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Reading Dracula at the age of twelve ignited Margaret L. Carter's interest [email Margaret] in a wide range of horror, fantasy, and science fiction. Vampires, however, have always remained close to her heart, beginning with her first book, Curse of the Undead, an anthology of vampire fiction. Her dissertation for the University of California (Irvine) contained a chapter on Dracula, and its publication in book form was shortly followed by Dracula: The Vampire and the Critics and The Vampire in Literature: A Critical Biography. Her fiction includes stories in small press magazines and in anthologies such as Marion Zimmer Bradley's Darkover and "Sword and Sorceress" volumes; a werewolf novel, Shadow of the Beast; a vampire novel, Dark Changeling, which won an Eppie Award (presented by EPIC, an e-published authors' organization) in 2000 in the horror category; Child of Twilight, its sequel, an Eppie finalist in horror in 2004; and other horror and paranormal romance novels. Her first mass market novel, a vampire romance entitled Embracing Darkness was published in March 2005 by Silhouette Intimate Moments. Her monograph Different Blood: The Vampire as Alien was a 2005 Eppie finalist in nonfiction. Her latest books include Maiden Flights, From the Dark Places, and Besieged Adept (with Leslie Roy Carter). She also publishes a monthly author newsletter, "News from the Crypt," containing announcements, fiction excerpts, and guest author interviews.


Current Issue
28 Nov 2022

The comb is kept in a small case and a magnifying glass is there for you
Know that the end / is something that you cannot escape here.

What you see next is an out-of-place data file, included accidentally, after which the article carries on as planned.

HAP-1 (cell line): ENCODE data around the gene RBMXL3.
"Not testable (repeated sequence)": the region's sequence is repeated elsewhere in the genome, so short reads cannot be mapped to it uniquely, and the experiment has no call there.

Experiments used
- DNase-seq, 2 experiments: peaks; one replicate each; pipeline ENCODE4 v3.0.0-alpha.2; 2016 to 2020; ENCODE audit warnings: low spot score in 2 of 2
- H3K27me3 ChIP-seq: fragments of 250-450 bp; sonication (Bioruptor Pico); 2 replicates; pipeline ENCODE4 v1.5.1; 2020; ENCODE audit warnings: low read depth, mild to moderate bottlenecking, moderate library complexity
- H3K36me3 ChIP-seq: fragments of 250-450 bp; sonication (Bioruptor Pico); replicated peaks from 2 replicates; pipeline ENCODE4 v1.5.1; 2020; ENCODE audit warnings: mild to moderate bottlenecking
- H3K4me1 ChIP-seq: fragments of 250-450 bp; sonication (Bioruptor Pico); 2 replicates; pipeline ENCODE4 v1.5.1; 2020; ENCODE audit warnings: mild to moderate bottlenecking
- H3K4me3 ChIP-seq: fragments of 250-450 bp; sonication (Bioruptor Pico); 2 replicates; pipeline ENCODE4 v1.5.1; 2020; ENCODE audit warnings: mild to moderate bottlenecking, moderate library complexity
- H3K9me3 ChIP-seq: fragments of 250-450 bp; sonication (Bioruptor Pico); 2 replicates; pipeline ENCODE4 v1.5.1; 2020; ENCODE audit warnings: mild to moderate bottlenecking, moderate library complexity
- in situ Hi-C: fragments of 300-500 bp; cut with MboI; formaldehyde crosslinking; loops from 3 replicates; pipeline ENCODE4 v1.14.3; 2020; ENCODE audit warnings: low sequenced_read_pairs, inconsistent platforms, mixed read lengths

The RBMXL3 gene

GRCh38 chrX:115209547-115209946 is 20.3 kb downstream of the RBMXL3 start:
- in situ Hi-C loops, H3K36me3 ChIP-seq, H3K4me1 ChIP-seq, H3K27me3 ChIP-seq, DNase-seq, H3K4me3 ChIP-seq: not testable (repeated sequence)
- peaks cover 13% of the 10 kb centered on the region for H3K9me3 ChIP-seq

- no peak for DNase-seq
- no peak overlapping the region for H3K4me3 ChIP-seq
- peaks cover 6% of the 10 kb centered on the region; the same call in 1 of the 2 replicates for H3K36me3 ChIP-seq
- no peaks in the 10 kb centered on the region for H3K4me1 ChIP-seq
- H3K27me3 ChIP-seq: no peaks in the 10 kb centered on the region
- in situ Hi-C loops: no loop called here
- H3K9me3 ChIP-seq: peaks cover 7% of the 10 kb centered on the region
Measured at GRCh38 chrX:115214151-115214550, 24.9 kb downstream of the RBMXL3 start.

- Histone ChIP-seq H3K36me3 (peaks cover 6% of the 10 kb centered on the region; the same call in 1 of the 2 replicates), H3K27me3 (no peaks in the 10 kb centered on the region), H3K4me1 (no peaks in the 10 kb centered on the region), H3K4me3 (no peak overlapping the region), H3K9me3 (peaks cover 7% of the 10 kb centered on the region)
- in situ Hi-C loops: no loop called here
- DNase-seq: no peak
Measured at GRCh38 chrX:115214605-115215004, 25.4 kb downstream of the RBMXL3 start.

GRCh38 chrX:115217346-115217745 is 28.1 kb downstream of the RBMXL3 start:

I wanted to ask francophone African speculative authors how they feel, how non-Black francophone African authors relate to the controversy, but also how they position themselves either as Afrofuturists or Africanfuturists, or as neither.
The new idea is to have the sixth sensors oversee the end of humanity.
By: RiverFlow
Translated by: Emily Jin
In conclusion, I argue that SF fanzines in China mostly played a transitional role. That is, when no professional platforms were available to publish articles and stories, fanzines stepped in. Though most of those fanzines did not last very long, they played the important role of compiling and delivering information. The key reason why I identify those magazines as fanzines is because all the contributors joined out of their interest in SF and worked for free.
Wednesday: The Best American Science Fiction and Fantasy 2022 edited by Rebecca Roanhorse 
Friday: The Final Strife by Saara El-Arifi 
Issue 21 Nov 2022
Issue 14 Nov 2022
Issue 7 Nov 2022
Issue 31 Oct 2022
Issue 17 Oct 2022
Issue 10 Oct 2022
Issue 3 Oct 2022
Issue 26 Sep 2022
Issue 21 Sep 2022
Issue 12 Sep 2022
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